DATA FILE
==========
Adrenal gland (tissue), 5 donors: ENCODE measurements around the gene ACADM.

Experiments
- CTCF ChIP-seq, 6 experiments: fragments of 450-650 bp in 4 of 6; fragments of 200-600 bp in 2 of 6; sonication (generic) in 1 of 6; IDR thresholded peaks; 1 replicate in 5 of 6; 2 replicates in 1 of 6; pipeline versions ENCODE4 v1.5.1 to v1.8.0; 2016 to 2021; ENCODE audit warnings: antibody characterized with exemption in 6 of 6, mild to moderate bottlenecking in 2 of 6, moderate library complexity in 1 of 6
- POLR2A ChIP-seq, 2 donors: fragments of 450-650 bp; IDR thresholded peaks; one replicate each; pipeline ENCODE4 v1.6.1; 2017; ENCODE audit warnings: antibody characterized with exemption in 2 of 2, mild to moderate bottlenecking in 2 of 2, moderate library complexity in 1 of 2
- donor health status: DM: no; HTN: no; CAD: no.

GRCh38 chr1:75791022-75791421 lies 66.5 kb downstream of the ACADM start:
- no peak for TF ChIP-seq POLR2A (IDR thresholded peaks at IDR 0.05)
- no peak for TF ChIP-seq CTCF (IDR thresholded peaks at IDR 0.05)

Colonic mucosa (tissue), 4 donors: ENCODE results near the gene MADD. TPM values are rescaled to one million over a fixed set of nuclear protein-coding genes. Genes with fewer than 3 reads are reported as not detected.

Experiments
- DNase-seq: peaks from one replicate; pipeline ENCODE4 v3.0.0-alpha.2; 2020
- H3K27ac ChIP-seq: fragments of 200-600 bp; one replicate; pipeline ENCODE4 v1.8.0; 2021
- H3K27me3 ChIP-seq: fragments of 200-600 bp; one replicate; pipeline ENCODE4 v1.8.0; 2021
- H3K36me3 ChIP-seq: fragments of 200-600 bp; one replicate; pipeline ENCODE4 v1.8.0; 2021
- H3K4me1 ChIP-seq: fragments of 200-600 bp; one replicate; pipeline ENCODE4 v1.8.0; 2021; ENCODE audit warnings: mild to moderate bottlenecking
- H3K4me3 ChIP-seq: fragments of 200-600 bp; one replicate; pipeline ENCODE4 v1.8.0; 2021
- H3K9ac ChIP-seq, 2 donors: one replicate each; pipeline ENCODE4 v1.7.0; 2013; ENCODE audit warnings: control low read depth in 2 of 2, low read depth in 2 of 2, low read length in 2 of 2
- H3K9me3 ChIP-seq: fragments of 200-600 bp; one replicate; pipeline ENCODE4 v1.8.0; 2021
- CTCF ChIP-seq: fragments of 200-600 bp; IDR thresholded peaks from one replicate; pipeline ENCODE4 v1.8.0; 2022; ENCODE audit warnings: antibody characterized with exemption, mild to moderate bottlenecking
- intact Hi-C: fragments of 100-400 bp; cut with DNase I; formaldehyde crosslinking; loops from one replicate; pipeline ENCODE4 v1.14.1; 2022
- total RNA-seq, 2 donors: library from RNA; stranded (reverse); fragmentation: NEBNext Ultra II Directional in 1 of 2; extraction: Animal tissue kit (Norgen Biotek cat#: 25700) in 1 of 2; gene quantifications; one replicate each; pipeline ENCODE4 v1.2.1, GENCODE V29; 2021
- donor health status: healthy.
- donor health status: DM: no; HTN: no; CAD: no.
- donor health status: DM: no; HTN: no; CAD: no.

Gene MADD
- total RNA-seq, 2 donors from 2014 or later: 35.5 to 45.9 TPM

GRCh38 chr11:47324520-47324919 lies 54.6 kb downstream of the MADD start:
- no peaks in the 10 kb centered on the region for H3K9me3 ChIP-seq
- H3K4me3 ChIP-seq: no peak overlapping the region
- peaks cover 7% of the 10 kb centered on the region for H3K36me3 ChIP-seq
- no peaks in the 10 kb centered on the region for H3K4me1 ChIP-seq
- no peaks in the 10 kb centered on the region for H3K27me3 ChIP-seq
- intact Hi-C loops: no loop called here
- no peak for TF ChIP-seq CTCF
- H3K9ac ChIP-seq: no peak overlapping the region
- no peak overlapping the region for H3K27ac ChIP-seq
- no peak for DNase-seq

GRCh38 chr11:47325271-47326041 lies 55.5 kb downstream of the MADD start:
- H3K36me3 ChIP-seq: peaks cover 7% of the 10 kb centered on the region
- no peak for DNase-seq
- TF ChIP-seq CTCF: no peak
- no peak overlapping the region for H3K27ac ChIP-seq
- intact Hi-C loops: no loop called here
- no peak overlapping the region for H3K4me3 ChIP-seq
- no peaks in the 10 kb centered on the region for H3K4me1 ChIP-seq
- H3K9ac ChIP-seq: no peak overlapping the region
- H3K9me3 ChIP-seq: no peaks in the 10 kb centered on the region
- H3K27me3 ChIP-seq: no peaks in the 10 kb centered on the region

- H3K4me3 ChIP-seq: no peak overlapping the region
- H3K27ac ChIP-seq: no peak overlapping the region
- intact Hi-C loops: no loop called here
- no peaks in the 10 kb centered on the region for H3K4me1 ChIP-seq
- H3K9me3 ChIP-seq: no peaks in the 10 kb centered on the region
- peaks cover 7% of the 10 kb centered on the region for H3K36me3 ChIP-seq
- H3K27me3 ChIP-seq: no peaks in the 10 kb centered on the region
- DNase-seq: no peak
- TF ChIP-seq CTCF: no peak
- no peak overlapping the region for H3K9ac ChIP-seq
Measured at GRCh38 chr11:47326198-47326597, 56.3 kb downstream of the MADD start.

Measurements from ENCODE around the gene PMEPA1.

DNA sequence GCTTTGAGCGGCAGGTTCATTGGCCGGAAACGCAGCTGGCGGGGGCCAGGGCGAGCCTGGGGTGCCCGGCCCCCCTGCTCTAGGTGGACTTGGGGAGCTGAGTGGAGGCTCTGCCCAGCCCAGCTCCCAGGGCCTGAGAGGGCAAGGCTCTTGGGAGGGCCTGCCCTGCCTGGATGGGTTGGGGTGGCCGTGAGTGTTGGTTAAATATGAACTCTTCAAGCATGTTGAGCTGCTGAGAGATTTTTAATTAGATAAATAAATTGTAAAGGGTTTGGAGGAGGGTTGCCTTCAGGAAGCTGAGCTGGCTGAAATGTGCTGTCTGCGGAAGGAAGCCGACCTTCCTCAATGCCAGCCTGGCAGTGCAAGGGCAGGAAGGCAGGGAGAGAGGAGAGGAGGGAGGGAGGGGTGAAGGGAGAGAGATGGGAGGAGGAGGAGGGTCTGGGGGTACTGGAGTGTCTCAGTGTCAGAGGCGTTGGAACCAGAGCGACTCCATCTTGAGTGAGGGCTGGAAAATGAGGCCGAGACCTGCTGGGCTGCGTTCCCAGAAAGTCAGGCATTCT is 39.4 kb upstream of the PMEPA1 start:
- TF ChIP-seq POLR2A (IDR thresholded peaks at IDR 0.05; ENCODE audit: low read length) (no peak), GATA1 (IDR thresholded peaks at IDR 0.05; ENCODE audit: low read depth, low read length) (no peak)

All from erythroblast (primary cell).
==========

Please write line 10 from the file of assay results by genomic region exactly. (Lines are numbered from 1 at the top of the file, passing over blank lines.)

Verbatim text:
Experiments